The ties that bind

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Polyamory, open adoption, mixed marriage, househusbandry, single motherhood -- 18 authors tackle what it means to be a family in the 21st century

Growing up in a decidedly conventional family, when I came across One Big Happy Family, a collection of essays on family and love, my interest was immediately peaked.

One Big Happy Family is edited by Rebecca Walker, who is herself a product of a family who defied the traditional concept of the nuclear family. Her parents came from different races, divorced and lived 3,000 miles apart. This allowed Walker to develop a fascination regarding the concept of family, and what this word denotes. As she describes in her introduction to One Big Happy Family, she spent " inordinate amount of time at the homes of my friends, convinced I could find the missing ingredient, the rarefied glue that coalesced seemingly random individuals into invisible clans." This led her to put her family-watching skills to use by editing One Big Happy Family, whose essays were contributed by a varied group of 18 well respected writers. The essays touch on the topics of open marriage, bicultural families, green card marriage and more. Each essay is tied together by people who are trying to figure out what it means to be a family in the 21st century, and more personally, how to make their own families function.

The decidedly unconventional undertone of this collection is set with the first essay, "And Then We Were Poly," by Jenny Block. This essay explores the murky and often misunderstood concept of polyamory and open marriages in an expressive and extremely personal way. She explains that sexual ownership does nothing to support the relationship between herself and her husband, and that polyamory enables them to have a more fulfilling and joyous relationship. This essay is an excellent way to start the collection because it supports the way many of the essays reject the gay/straight binary in favour of a realization that we are all simply people, trying to figure out the best way to live our lives.

Another gem in this collection is "Home Alone Together" by Neal Pollack, a hilarious and standout piece about being a househusband, and staying home alone with his young son. His descriptions of his son's antics, as well as his relationship with his wife elicited many laughs from me, prompting a few stares from people in the subway car I was riding. Although the essay was very amusing, Neal Pollack had a way of making his characters so relatable, and there was an earnestness in this essay that made it absolutely stand out from the rest. Another particularly amusing piece was by Liza Monroy, about her green card marriage to her gay best friend, and how it conflicts with her relationship with her mother, who works for the State Department. This was a particularly intriguing piece because of the way she allows the reader to journey with her and her best friend Razi as their relationship grows from friendship to family.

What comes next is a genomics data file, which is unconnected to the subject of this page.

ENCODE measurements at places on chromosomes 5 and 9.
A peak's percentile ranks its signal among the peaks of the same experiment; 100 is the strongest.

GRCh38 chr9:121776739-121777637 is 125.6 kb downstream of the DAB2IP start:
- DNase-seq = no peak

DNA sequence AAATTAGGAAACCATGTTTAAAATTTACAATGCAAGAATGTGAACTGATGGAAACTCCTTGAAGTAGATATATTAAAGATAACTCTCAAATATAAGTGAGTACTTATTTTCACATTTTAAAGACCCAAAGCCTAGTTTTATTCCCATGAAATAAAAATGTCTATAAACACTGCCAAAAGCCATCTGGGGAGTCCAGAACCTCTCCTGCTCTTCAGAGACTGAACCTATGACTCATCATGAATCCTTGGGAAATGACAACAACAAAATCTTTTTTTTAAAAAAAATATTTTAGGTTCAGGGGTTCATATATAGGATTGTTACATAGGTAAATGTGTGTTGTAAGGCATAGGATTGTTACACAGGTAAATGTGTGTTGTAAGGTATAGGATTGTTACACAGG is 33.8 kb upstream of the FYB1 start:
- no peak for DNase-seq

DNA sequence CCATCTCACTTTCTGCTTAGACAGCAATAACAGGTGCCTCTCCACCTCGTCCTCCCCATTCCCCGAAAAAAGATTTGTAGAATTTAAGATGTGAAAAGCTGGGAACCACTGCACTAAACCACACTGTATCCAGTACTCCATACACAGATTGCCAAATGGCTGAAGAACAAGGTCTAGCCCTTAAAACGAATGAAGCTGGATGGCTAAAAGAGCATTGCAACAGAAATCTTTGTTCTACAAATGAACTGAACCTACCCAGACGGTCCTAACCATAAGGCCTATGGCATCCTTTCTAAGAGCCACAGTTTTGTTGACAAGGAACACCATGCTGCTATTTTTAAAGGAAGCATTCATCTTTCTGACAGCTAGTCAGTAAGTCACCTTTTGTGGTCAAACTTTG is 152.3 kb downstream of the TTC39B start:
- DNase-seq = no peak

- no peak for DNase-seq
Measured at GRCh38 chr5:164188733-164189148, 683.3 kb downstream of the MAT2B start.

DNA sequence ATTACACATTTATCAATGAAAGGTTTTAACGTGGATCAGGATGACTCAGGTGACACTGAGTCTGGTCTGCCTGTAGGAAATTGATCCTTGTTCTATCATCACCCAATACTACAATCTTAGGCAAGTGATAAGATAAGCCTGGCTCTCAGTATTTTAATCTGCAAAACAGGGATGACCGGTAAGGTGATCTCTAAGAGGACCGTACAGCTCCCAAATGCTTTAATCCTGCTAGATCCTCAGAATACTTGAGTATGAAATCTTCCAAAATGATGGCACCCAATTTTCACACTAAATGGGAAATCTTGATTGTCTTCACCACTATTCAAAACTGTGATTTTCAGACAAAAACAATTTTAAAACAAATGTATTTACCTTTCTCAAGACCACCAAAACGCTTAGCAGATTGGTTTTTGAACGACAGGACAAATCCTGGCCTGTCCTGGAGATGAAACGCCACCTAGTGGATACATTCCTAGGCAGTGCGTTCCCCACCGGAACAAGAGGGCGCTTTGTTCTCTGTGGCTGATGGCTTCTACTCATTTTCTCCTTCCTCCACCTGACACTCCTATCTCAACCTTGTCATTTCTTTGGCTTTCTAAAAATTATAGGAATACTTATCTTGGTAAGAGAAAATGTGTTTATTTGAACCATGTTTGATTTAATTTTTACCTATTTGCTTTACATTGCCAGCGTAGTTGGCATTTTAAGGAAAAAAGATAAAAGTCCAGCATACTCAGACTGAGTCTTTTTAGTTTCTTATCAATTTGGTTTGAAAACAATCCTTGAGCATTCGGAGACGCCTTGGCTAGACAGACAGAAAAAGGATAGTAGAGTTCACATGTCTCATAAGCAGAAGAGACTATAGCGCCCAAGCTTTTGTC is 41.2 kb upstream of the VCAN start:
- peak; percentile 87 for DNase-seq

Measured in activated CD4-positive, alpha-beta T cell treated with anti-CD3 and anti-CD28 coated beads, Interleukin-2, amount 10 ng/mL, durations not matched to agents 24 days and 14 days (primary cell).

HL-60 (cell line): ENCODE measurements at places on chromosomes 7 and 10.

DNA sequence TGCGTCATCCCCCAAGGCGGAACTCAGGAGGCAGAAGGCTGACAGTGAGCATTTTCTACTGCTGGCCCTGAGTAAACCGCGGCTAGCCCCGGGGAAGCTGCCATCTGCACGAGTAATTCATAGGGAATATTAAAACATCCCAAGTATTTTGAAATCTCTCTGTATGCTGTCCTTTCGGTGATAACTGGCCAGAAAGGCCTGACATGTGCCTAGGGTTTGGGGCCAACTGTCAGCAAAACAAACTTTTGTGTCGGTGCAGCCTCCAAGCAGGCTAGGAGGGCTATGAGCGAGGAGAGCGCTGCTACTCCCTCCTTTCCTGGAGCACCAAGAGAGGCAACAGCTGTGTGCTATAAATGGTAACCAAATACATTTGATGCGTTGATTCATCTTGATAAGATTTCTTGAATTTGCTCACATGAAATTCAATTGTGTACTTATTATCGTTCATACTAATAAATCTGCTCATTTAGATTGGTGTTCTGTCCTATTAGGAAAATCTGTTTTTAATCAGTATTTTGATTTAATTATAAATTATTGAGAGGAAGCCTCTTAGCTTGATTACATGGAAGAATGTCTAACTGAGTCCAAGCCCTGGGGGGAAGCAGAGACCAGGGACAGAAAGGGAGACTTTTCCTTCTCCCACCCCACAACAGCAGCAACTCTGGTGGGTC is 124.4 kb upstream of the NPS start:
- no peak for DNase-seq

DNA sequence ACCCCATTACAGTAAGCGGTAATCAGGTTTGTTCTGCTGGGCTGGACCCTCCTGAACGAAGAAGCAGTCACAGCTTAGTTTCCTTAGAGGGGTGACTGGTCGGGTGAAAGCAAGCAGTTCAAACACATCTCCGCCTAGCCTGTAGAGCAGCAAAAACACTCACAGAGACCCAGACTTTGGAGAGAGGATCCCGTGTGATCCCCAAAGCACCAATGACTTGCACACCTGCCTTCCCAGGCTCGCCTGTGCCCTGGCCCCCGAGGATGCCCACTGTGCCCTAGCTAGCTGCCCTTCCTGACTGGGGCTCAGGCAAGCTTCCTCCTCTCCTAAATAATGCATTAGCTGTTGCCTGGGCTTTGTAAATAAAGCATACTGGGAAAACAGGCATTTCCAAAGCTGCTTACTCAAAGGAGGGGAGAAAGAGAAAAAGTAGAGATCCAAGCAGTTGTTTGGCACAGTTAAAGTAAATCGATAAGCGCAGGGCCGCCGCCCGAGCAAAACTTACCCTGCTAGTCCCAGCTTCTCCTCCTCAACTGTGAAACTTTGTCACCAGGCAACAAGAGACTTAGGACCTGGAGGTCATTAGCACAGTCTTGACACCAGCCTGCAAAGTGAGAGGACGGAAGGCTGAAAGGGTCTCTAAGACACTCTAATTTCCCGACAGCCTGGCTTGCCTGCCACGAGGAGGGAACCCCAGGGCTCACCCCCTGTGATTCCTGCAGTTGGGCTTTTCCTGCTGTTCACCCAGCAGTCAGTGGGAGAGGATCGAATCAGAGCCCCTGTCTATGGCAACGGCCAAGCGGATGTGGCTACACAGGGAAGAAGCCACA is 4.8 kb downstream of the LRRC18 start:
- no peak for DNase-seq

In addition to these pieces, were also several essays which took on a more academic tone. These read less like fiction stories, and more like guides. One of these is the essay written by Paula Penn-Nabrit, which provides an interesting look at her decision to homeschool her African-American sons. While the essay plays on the reader's emotions, it takes a much more factual approach, thoroughly detailing the reasons behind Paula Penn-Nabrit's decision. Marc and Amy Vachon's essay "Half the work, All the Fun" about equal parenting is approached in the same manner. In the essay, they describe the various ways in which they divide the duties of not only raising their children, but housework and work outside the home. Located towards the end of the collection, these more formal essays contrast with that of the previous essays. I found it an adjustment to switch between these tones, but that's all part and parcel of reading an essay collection.

Throughout this compilation, I was constantly reevaluating my own idea of family. This is possibly the greatest benefit of this book -- One Big Happy Family forces you to look inward and rethink and relabel your own experiences. By the end, you wonder whether there is any style of family that isn't workable, but maybe that's the point. The earnestness of each essay held the collection together, and I thoroughly enjoyed my time immersed in other people's families.--Katie O'Connor

Katie O'Connor is a recent graduate of Carleton University's political science program. She is currently living in Toronto.

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